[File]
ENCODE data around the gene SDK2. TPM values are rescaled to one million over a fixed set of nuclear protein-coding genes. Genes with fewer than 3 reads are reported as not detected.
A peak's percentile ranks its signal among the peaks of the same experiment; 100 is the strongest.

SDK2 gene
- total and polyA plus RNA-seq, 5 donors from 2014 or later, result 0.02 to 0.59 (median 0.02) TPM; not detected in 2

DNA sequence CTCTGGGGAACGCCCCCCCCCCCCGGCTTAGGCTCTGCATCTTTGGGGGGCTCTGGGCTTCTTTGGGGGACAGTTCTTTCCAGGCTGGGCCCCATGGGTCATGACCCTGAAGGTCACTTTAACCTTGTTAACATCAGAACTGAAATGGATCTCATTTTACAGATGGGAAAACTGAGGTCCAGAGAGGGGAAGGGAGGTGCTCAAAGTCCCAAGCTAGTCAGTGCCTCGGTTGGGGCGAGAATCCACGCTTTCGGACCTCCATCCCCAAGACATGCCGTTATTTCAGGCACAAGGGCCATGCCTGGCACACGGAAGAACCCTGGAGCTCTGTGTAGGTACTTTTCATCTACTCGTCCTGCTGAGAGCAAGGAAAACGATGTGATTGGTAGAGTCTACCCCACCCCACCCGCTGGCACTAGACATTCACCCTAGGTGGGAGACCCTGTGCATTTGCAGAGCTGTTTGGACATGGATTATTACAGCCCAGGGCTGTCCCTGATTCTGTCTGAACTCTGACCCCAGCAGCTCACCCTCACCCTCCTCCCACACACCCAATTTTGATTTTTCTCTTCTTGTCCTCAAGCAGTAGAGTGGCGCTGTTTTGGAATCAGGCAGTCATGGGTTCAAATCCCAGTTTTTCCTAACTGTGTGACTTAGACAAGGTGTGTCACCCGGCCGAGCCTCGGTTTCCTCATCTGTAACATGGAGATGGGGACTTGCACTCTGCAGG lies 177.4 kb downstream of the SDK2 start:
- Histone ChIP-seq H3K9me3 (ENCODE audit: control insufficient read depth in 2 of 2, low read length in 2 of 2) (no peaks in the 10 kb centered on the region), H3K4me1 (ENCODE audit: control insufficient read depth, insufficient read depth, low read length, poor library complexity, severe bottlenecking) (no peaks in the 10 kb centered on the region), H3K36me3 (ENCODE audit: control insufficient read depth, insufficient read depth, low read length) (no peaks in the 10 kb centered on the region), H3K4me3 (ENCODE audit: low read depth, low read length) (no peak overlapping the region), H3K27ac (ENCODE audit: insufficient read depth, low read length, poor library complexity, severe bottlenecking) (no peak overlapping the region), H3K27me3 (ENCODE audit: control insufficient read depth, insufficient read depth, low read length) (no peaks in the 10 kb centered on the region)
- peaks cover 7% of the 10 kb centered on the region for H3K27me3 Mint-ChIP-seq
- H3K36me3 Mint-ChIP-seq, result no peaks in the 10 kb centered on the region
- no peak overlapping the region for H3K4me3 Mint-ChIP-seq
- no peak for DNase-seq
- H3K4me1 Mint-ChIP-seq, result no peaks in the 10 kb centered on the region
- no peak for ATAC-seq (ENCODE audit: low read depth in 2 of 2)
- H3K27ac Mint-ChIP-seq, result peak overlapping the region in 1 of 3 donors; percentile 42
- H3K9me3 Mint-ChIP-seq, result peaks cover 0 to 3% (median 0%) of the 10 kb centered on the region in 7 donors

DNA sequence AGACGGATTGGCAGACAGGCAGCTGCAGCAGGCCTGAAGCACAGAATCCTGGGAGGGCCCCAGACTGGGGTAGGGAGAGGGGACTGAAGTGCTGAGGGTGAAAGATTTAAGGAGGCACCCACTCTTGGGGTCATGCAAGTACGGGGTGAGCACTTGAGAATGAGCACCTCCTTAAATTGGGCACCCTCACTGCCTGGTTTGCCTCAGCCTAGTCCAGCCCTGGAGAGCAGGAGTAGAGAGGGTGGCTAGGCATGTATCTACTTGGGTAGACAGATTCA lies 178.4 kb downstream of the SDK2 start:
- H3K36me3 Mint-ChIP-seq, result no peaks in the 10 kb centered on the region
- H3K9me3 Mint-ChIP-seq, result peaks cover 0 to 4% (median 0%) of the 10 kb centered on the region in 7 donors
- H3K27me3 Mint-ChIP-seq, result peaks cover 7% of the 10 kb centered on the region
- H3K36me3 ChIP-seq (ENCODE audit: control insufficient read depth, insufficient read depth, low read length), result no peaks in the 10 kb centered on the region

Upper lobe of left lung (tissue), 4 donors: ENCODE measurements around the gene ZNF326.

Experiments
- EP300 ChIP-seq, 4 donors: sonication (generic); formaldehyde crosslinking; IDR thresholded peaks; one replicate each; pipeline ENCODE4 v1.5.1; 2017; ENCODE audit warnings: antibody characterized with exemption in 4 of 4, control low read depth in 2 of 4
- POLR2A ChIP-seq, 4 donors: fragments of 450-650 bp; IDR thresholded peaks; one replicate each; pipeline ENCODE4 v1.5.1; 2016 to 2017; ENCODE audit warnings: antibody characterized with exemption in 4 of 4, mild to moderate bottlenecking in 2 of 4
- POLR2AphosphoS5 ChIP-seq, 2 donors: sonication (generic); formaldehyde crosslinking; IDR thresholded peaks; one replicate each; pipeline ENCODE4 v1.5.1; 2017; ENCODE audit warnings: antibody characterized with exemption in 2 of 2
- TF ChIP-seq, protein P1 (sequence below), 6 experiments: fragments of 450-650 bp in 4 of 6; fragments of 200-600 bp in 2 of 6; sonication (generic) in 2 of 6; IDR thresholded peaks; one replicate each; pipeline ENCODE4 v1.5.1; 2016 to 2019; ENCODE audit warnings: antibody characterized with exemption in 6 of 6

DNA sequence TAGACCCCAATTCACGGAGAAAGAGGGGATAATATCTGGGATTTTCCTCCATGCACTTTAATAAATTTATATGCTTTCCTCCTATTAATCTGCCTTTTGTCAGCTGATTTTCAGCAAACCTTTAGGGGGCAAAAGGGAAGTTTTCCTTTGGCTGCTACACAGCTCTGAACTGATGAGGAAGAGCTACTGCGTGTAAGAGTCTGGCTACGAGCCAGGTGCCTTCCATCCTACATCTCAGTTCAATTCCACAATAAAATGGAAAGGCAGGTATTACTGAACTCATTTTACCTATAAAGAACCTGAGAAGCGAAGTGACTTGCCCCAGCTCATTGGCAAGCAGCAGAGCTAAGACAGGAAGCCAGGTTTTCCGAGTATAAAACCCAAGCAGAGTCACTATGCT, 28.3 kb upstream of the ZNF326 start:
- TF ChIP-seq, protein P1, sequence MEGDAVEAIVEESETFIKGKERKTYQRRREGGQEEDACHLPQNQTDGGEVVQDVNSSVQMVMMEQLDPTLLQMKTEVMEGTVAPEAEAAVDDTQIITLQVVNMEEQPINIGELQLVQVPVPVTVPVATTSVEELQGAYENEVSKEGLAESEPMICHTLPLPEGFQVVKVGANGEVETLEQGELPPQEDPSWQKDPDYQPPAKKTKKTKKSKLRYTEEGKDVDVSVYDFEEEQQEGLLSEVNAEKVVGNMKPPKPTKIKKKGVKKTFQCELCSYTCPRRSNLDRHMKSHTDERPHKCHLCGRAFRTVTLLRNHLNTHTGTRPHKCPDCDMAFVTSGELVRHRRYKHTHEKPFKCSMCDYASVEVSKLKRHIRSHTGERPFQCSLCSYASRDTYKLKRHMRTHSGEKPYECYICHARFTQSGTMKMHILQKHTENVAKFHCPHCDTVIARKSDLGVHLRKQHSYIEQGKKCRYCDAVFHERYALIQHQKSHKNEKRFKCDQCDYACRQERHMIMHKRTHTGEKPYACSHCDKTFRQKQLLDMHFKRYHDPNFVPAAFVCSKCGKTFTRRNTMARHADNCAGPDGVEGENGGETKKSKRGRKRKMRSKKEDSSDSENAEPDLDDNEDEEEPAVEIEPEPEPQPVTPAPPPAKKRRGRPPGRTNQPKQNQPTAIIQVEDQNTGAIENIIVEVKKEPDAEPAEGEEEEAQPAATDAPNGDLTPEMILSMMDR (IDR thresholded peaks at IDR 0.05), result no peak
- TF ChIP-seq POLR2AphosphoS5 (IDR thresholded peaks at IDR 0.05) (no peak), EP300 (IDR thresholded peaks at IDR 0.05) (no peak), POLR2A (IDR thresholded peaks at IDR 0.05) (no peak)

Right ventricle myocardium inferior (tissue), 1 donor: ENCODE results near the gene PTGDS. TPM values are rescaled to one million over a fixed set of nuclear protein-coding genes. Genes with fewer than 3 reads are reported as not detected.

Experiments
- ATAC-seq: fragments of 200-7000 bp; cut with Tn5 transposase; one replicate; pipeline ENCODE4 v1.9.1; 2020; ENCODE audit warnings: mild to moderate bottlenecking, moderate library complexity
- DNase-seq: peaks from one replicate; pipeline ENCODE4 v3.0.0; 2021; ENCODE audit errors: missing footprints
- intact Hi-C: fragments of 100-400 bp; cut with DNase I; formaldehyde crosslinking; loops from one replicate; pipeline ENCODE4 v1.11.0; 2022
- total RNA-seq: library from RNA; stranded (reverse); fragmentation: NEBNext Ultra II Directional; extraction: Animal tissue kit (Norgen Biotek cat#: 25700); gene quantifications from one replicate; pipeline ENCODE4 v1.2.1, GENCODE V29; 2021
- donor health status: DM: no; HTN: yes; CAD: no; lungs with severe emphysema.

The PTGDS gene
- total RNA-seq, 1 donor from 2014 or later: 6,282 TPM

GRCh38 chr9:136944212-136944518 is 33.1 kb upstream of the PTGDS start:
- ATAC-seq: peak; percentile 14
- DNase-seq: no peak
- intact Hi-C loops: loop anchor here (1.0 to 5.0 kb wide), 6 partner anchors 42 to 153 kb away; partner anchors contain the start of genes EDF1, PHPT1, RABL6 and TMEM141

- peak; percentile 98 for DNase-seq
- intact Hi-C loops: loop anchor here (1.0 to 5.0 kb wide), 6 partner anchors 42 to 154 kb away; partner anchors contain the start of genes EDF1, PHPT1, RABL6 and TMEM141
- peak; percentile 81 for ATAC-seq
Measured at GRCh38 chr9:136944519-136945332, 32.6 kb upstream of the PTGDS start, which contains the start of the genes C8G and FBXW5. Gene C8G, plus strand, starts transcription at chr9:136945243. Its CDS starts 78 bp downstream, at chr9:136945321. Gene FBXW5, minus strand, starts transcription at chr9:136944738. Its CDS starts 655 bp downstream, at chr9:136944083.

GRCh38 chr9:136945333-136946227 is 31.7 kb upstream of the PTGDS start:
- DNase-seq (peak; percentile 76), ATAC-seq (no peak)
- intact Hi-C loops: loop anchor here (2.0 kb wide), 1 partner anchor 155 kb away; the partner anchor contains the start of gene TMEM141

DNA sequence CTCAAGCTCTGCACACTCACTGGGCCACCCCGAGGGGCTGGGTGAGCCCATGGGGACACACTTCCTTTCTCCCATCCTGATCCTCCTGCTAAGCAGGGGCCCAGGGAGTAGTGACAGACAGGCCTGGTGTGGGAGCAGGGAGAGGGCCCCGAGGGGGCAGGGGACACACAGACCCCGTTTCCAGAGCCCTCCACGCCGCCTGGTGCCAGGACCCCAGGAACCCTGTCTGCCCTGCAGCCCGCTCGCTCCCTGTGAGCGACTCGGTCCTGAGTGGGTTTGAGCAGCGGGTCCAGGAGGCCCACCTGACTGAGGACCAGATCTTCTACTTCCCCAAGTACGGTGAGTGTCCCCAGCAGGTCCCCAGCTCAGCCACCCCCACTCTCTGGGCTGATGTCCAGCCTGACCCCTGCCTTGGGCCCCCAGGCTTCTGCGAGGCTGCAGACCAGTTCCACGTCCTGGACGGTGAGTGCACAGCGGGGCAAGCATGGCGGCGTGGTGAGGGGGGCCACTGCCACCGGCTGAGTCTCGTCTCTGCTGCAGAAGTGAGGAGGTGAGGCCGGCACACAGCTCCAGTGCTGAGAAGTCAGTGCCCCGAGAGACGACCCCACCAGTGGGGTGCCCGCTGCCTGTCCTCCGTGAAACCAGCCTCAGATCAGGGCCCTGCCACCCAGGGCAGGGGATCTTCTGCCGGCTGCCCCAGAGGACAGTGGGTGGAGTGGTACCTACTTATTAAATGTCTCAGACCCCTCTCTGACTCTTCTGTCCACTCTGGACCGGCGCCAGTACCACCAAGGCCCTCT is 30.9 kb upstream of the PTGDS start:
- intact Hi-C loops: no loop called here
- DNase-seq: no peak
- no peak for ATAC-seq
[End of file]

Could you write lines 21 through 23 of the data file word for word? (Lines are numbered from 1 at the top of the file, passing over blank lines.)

Experiments
- EP300 ChIP-seq, 4 donors: sonication (generic); formaldehyde crosslinking; IDR thresholded peaks; one replicate each; pipeline ENCODE4 v1.5.1; 2017; ENCODE audit warnings: antibody characterized with exemption in 4 of 4, control low read depth in 2 of 4
- POLR2A ChIP-seq, 4 donors: fragments of 450-650 bp; IDR thresholded peaks; one replicate each; pipeline ENCODE4 v1.5.1; 2016 to 2017; ENCODE audit warnings: antibody characterized with exemption in 4 of 4, mild to moderate bottlenecking in 2 of 4